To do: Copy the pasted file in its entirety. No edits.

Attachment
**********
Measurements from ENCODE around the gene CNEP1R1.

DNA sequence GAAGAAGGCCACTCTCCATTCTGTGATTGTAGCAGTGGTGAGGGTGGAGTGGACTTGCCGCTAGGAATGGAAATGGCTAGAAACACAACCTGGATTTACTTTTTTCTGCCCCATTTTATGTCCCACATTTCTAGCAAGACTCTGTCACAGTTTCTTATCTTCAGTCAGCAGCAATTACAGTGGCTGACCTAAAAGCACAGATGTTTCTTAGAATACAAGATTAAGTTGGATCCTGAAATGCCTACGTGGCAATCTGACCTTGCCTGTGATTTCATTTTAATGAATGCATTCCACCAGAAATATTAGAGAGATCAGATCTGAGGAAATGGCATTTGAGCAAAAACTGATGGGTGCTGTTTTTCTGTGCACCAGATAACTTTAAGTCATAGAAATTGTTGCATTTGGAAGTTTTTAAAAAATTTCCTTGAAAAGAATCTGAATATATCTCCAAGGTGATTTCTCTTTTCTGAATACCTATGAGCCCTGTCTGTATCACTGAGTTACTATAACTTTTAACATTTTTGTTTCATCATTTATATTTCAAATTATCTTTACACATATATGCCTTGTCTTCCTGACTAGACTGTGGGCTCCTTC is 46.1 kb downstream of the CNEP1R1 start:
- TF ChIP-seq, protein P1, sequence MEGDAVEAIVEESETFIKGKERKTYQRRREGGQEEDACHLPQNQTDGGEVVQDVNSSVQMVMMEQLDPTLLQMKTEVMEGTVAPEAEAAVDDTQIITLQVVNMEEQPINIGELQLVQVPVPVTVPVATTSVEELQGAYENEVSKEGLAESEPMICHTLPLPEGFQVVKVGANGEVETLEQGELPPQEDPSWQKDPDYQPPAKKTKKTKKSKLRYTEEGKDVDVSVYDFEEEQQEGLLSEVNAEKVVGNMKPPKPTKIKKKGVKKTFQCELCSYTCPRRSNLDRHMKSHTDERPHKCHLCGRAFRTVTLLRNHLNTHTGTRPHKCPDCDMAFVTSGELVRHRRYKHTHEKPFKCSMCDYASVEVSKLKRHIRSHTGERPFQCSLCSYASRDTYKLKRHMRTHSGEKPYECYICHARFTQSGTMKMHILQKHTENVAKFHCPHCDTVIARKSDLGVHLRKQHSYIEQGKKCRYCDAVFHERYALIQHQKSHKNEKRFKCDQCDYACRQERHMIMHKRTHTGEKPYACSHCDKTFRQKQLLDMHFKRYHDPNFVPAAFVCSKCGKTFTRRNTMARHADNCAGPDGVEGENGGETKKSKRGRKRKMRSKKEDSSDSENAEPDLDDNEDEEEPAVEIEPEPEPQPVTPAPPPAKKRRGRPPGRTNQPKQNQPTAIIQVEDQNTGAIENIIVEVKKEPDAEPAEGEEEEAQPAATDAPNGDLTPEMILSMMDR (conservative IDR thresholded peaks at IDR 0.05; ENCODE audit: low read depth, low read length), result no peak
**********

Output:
Measurements from ENCODE around the gene CNEP1R1.

DNA sequence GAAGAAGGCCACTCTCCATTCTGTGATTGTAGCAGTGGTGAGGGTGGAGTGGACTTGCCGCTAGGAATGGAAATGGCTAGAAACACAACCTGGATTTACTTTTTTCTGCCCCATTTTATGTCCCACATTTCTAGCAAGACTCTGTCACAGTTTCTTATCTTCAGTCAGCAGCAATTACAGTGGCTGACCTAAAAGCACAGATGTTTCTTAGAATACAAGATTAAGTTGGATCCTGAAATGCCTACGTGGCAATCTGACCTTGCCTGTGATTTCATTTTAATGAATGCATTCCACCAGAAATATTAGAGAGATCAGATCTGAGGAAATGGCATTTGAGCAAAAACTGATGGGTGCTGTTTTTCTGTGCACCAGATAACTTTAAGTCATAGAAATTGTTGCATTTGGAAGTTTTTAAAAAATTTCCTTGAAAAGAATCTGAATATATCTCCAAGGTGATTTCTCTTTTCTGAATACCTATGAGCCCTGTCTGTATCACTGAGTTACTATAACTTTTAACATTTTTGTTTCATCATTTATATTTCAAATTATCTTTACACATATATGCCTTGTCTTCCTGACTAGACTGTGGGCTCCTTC is 46.1 kb downstream of the CNEP1R1 start:
- TF ChIP-seq, protein P1, sequence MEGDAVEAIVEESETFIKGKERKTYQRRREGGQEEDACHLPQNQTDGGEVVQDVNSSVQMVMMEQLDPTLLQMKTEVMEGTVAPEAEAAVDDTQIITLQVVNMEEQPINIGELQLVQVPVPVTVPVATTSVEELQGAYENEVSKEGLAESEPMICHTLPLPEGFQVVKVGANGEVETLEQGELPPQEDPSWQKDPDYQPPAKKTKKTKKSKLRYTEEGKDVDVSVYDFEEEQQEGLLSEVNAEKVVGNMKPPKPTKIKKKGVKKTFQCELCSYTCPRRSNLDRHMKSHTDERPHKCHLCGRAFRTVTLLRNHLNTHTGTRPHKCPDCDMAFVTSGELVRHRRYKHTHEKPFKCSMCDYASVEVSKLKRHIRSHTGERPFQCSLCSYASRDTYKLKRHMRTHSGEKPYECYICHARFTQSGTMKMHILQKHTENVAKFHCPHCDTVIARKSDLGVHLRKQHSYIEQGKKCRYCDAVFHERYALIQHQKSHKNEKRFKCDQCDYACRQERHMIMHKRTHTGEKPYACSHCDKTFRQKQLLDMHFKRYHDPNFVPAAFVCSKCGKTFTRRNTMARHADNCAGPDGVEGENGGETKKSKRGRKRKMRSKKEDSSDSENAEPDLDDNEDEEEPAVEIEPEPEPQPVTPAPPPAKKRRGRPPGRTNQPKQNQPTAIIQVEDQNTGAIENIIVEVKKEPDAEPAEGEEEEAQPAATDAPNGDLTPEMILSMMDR (conservative IDR thresholded peaks at IDR 0.05; ENCODE audit: low read depth, low read length), result no peak